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As far as I understand, almost all dependently typed languages use weak head normal form for convertibility. Why is it so? Why is it enough to check for convertibility (it seems not enough for me)? What can you recommend to read on this?

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You have to remember that normalization can cause an exponential blow-up. There's no need to spend all that time computing if the head constructors are already distinct. –  gallais Mar 25 at 9:34

2 Answers 2

up vote 2 down vote accepted

Weak-head normalization is sufficient and more efficient for the base cases.

x1 = x1 : t
x1 = x2 : t, x1 ≠ x2
x1 t1 ... tn = x2 : t,
x1 t1 ... tn = x2 s1 ... sn : t, x1 ≠ x2

For the recursive case, the function will be called on the pairs of subterms (ti, si) anyway, so there's no need for reducing them eagerly.

x1 t1 ... tn = x1 s1 ... sn : t

You can read more about this around page 230 of Advanced Topics in Types and Programming Languages edited by Benjamin Pierce. You can also find a lot of papers about type inference and normalization for pure type systems on the web.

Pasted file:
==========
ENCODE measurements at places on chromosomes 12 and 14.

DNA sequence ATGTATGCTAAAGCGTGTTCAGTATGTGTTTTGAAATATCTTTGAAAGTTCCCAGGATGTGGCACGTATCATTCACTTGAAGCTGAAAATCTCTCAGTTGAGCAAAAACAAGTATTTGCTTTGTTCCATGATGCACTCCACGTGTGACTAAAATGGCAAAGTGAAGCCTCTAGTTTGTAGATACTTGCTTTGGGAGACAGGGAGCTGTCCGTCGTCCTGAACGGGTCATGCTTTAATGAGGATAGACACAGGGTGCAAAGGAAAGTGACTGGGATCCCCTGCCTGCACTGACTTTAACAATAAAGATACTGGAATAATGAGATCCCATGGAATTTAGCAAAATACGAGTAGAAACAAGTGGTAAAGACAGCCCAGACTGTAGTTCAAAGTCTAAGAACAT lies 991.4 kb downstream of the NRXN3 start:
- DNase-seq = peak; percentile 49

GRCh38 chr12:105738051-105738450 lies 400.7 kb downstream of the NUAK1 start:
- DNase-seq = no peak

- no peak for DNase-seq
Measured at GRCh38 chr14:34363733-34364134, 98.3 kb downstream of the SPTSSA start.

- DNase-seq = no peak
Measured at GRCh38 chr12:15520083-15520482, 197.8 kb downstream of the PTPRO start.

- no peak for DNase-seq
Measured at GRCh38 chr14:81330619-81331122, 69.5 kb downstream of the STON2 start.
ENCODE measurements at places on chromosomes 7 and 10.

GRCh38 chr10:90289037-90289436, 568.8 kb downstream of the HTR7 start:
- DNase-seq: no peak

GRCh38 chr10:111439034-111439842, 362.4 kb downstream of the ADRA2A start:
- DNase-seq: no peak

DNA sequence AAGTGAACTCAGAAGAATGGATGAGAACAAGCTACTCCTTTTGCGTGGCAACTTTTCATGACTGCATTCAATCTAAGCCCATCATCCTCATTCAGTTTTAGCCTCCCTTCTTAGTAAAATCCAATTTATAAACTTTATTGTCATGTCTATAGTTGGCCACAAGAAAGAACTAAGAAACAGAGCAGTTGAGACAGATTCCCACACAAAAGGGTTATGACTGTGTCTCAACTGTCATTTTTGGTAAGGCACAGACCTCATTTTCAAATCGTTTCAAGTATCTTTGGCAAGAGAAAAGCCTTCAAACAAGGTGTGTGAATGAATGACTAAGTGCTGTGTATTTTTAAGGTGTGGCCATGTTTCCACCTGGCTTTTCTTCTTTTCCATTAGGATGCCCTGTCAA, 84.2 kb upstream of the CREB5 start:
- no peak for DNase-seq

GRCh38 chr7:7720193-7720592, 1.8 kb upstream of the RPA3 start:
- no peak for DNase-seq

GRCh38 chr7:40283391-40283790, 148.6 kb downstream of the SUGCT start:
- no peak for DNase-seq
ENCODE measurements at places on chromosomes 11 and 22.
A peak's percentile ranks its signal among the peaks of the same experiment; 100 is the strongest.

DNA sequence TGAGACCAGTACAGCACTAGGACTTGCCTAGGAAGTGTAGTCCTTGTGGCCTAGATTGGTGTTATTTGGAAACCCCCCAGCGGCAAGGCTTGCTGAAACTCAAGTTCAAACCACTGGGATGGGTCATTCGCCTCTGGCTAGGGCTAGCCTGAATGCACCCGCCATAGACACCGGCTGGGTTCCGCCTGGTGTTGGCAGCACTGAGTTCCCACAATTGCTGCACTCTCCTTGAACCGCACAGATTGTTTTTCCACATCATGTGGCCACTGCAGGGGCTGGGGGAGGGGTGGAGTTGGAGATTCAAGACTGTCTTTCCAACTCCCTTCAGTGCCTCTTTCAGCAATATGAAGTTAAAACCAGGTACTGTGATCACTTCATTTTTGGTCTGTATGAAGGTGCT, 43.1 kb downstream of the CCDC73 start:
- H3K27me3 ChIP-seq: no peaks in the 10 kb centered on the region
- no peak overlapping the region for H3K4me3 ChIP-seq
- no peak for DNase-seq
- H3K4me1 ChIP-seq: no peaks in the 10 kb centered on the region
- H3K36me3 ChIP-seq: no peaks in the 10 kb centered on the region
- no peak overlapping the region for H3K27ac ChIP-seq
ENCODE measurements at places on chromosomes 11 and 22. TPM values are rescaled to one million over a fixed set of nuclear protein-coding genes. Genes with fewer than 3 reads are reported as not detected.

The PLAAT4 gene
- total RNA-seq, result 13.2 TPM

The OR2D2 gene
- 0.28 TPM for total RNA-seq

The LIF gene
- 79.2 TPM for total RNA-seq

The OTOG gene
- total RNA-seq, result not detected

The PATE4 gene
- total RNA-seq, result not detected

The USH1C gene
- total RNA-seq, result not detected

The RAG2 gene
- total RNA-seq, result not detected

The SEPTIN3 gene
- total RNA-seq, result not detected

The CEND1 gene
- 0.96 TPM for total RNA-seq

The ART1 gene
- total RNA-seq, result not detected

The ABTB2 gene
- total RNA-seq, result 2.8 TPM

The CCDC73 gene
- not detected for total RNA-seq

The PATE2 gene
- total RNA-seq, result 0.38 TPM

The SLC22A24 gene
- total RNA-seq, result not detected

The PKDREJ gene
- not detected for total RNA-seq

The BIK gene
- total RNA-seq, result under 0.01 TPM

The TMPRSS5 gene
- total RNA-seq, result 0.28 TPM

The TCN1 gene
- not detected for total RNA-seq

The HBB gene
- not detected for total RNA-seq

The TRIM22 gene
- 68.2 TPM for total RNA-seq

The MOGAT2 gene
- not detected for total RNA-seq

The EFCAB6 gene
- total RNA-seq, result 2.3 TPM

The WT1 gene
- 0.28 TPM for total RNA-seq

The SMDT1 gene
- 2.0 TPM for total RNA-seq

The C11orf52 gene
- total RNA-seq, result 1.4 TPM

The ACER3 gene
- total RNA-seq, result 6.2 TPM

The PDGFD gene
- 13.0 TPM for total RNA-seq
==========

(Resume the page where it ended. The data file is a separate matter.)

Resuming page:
This is a question for Theoretical Computer Science though.

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Thank you! Could you please give me a couple of links to good articles on these topics? I didn't asked on math and theoretical cs, because there are much more people who answer questions on dep types here than there. –  Konstantin Solomatov Mar 24 at 20:30

A moderator can merge this answer with the above. These are in alphabetical order.

  • http: //www.informatik.uni-trier.de/~ley/pers/hd/j/Jutting:L=_S=_van_Benthem
  • http: //www.informatik.uni-trier.de/~ley/pers/hd/p/Pagano:Miguel
  • http: //www.cs.le.ac.uk/people/ps56/publications.xml
  • http: //www.lix.polytechnique.fr/~vsiles/papers/
  • http: //www.cs.rhul.ac.uk/home/zhaohui/type.html
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This would be better as an edit to the answer above. As is it is basically a link only answer. –  BradleyDotNET Mar 24 at 21:40

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